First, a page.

Canadian County’s former emergency manager posts bond

Troy Mead released from custody in embezzlement case

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By Conrad Dudderar
Staff Writer

EL RENO – Canadian County’s former emergency manager, who faces prison for embezzling grant money and equipment bought with county funds, has been arrested – more than 1-1/2 years after being charged with the crime.

Troy Steven Mead, 48, posted a $5,000 cash bond and was released from custody Oct. 15 after a warrant was served for his arrest in Canadian County District Court.

Special Judge Khristan Strubhar issued that warrant April 1, 2020, when Mead was formally charged with embezzlement of state property.

Mead, represented by Norman attorney Allison Roberts, faces up to 20 years in prison and a $500 fine if convicted of the felony charge.

The crime allegedly occurred in February 2018 while Mead was serving as Canadian County’s emergency manager.

Prosecutors allege Mead violated state law “by wrongfully appropriating $1,200 in grant money awarded to Canadian County, a Brother brand printer, a Samsung computer, a Garmin GPS device, a ballistic vest and other software and equipment purchased with county funds,” court documents show.

The allegations against the defendant were investigated by Lt. Mike Grimes of the Canadian County Sheriff’s Office.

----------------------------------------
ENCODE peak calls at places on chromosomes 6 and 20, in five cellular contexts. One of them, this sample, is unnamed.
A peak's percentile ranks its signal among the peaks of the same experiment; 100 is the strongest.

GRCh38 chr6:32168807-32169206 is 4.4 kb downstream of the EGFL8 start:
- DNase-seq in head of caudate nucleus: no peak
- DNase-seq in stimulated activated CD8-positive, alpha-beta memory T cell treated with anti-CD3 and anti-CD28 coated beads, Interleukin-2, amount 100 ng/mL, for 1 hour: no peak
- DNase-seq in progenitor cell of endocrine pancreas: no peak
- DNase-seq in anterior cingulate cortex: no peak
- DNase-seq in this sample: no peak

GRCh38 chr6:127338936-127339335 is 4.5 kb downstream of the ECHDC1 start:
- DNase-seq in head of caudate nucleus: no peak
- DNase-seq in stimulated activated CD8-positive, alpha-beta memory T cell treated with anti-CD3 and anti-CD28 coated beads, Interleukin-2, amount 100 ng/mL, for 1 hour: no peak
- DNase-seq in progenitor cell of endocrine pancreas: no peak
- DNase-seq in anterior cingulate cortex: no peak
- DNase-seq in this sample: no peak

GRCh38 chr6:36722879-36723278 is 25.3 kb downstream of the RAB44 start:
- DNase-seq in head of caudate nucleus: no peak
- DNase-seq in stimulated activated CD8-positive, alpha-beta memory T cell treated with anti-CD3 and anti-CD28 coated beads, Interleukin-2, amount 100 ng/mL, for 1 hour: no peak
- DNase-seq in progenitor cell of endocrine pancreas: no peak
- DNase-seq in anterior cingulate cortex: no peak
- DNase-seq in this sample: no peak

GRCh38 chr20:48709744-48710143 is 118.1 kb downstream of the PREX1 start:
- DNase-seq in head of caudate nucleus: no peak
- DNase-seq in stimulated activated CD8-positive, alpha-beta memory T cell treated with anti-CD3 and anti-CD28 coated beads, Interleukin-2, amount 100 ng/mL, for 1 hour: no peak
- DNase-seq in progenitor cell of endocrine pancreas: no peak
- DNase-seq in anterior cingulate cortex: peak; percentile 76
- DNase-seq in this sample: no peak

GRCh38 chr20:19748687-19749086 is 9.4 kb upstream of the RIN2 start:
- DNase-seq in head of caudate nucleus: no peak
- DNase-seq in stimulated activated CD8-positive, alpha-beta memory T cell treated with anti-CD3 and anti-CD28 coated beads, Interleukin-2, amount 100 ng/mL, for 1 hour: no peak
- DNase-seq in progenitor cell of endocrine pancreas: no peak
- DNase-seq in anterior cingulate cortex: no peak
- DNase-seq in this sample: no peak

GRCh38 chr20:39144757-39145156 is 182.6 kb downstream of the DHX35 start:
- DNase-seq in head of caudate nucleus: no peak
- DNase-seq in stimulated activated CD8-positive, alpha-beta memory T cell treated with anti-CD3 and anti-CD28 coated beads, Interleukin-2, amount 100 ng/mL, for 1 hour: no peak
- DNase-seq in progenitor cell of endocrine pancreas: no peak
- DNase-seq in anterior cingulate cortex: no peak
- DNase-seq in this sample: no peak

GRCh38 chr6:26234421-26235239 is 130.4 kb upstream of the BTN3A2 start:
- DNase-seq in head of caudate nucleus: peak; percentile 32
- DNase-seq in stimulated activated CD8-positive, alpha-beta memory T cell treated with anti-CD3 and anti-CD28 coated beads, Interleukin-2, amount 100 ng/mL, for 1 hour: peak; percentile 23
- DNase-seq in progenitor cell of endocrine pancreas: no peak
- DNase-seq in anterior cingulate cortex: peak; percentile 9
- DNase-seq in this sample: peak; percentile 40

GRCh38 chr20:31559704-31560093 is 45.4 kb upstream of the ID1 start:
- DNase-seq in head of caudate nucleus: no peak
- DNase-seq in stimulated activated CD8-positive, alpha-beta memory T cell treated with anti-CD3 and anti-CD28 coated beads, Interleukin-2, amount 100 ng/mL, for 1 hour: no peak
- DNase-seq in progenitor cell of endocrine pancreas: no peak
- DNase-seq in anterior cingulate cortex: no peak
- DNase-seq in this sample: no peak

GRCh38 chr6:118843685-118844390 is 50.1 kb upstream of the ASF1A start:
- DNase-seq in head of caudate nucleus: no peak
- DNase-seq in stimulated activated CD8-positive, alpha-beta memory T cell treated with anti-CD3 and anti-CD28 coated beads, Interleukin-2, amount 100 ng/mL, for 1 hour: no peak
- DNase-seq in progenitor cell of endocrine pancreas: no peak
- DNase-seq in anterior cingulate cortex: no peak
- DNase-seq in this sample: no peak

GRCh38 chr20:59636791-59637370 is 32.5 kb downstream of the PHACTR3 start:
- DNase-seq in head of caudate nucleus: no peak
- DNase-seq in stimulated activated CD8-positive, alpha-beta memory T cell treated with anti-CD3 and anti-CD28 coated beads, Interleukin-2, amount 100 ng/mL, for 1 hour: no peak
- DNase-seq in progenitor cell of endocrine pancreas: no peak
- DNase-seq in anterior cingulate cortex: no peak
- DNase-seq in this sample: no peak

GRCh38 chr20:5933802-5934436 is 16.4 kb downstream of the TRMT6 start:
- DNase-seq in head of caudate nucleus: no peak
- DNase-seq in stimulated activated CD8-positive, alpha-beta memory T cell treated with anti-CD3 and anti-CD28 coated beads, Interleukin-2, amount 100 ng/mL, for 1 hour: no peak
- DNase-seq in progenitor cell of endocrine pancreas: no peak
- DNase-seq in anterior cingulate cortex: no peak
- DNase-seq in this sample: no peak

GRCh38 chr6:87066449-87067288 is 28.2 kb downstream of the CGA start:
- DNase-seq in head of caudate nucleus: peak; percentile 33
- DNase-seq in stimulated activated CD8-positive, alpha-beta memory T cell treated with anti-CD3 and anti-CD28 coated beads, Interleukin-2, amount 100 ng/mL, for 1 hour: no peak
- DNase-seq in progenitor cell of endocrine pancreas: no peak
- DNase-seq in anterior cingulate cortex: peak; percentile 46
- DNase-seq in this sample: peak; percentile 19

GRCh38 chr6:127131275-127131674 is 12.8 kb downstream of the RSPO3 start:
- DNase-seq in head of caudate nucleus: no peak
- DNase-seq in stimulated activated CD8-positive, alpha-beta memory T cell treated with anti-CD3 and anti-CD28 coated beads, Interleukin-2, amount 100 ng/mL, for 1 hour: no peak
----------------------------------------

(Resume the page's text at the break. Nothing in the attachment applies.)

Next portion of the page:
Mead, who formerly lived on Conestoga Drive in Yukon, has a listed address in Green Valley, Ariz.

Canadian County District Judge Paul Hesse has been assigned to hear the criminal case.

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RESIGNED IN MARCH 2018

Mead was Canadian County’s emergency manager between May 2017 until he resigned his position in March 2018. In this capacity, he was empowered to apply for grants to be used for emergency preparation and response.

Total amount embezzled was valued at $2,960.95 – including a $1,200 Wal-Mart grant check, according to a probable cause affidavit signed by Lt. Grimes.

The defendant allegedly endorsed the back of the check, “For Deposit Only, Canadian County Emergency Manager Troy Mead”, and deposited the money into his personal bank account.

The grant funds were supposed to be used by the Canadian County Emergency Management Office to purchase new Surface Pro 4s and MS Office, updated technology, and personal protective equipment, and to remodel the emergency operations center.

When he resigned his position, Mead allegedly took items valued at $1,760.95 that belonged to Canadian County and converted them for his personal use.

During his investigation, investigator Grimes learned about the county owned property that went missing – Notebook computer, color printer, ballistic vest, GPS device and mount, and computer software.